“As long as we are looking over our shoulder, the past is not dead.”
When it comes to Daniel Craig’s Bond movies, I’ve found them to be hit-or-miss. There are those I love, such as Casino Royale and Skyfall, and then there are those that I wasn’t that into, such as Quantum of Solace and Spectre. However, when it comes to No Time to Die, there is no question that it is my favorite of all the Craig-led Bond movies. Maybe it was how long I’ve been waiting to experience it given that the onset of COVID resulted in the film’s release being delayed multiple times, so by the time it was finally here, I could barely contain my excitement. However, I think it is more likely that the reason is the knowledge that this will be Craig’s final portrayal as the suave secret agent with a penchant for shaken martinis. Either way, Craig’s swan-song film was without question great, despite certain elements not delivering on the hype. Craig leaves the franchise with is head held high, as I cannot imagine a more dignified exit for his portrayal.
Let’s do a brief recap, given the long gap between Spectre and the release of this film. When last we saw Bond, he had brought down his greatest foe in Ernst Stavro Blofeld (Christoph Waltz), also bringing down his global terrorist organization. In his personal life, he has fallen in love again, despite this idea seeming impossible following the betrayal of his great love, Vesper Lynd, but even so he has found love with the enigmatic Madeleine Swann (Lea Seydoux). With happiness within reach, he decides to leave his life of espionage behind to pursue a future with Swann.
When we find Bond, he and Swann are enjoying their life together, and with her encouragement, he appears ready to let go of the past so that they may have a future. Confronting the past, he narrowly escapes an attempt on his life, an assassination attempt that calls into question whether or not the love of his life (or should I say the new love of his life) was complicit in the plot. There would seem that there is no escaping your past, as Bond again finds himself doubting the love and loyalty of the woman he has chosen to give up his entire life for. This was a nice callback to Craig’s first film, as it shows that the character is continuing the same cycle of mistrust and doubt. I thoroughly enjoyed this callback to the original film, and it served as the perfect vehicle for the film’s plot as well as character development for this version of the character, as we too find ourselves questioning whether Swann can be trusted. Once again, Bond is drawn into a global security plot with far-reaching consequences, despite attempts to leave his old life behind. This time, however, he finds himself up against an enemy who both admires him and despises him.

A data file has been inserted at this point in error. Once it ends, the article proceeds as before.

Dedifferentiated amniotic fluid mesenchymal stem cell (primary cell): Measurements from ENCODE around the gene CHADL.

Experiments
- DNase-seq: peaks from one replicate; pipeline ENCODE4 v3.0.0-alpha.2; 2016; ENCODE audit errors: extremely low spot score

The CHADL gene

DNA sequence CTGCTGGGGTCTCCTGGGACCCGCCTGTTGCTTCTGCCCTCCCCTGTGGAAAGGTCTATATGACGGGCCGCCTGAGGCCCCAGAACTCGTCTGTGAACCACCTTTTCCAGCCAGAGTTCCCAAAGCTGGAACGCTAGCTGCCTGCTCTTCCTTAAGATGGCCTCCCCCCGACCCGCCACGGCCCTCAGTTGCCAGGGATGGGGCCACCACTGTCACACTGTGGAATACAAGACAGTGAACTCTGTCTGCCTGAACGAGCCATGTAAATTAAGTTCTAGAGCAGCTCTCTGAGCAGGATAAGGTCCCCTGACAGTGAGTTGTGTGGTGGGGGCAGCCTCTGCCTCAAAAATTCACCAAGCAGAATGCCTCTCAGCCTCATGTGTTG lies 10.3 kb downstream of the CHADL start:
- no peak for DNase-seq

So firstly, I want to talk about the film’s big bad. In my opinion, Rami Malek of Mr. Robot and Bohemian Rhapsody fame was severely underutilized. The entire film, we are inundated with his character’s genius, ruthlessness, and capability, so much so that he even manages to counter a plot devised by another criminal mastermind’s character, not only depriving that mastermind of his sought revenge, but also managing to bring about his downfall to boot. This speaks to Malek’s character’s criminal mastery, but Malek himself only appears in a handful of scenes. And the scenes he appears in show that the character’s mystique was greater than the man. I just feel that if you were going to go to all the trouble of lining up Malek as the big bad, use him. I mean, that would make sense to me. Honestly, I’m not even sure if I got a great sense of the character’s overall endgame. Don’t get me wrong; the character managed to accomplish something that had lasting implications for the criminal underworld as well as Bond himself, but overall what drove him outside of simple revenge was paper-thin. There should have been more emphasis on the character, to include maybe a clear explanation of his endgame.
OK, now that I got that off my chest, I want to address the intrigue of the film. As I mentioned earlier, I was really pleased that the film was able to bring things full circle, tackling Bond’s trust issues when it comes to those he loves and what that mistrust costs him. In this realm, I feel like the film really dug deep with the character and gave a clear understanding of him. Then, of course, there is the commitment to maintaining consistency, including bringing back the same characters as well as the actors who portrayed them since Craig’s tenure. I mean, naturally, I’d expect consistency when it came to people such as M and Q, but consistency was also maintained to make sure that we got to see Naomi Harris’ Moneypenny, Jeffrey Wright’s Felix Leiter, and most impressively for me, Rory Kinnear as Tanner. Consistency is a big thing for me when it comes to movies, so this won a lot of points with me.